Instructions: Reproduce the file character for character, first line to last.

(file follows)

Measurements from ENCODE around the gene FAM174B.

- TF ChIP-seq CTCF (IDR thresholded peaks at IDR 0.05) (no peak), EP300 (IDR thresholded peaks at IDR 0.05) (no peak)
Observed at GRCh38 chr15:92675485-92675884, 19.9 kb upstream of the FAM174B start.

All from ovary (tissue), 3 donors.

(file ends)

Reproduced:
Measurements from ENCODE around the gene FAM174B.

- TF ChIP-seq CTCF (IDR thresholded peaks at IDR 0.05) (no peak), EP300 (IDR thresholded peaks at IDR 0.05) (no peak)
Observed at GRCh38 chr15:92675485-92675884, 19.9 kb upstream of the FAM174B start.

All from ovary (tissue), 3 donors.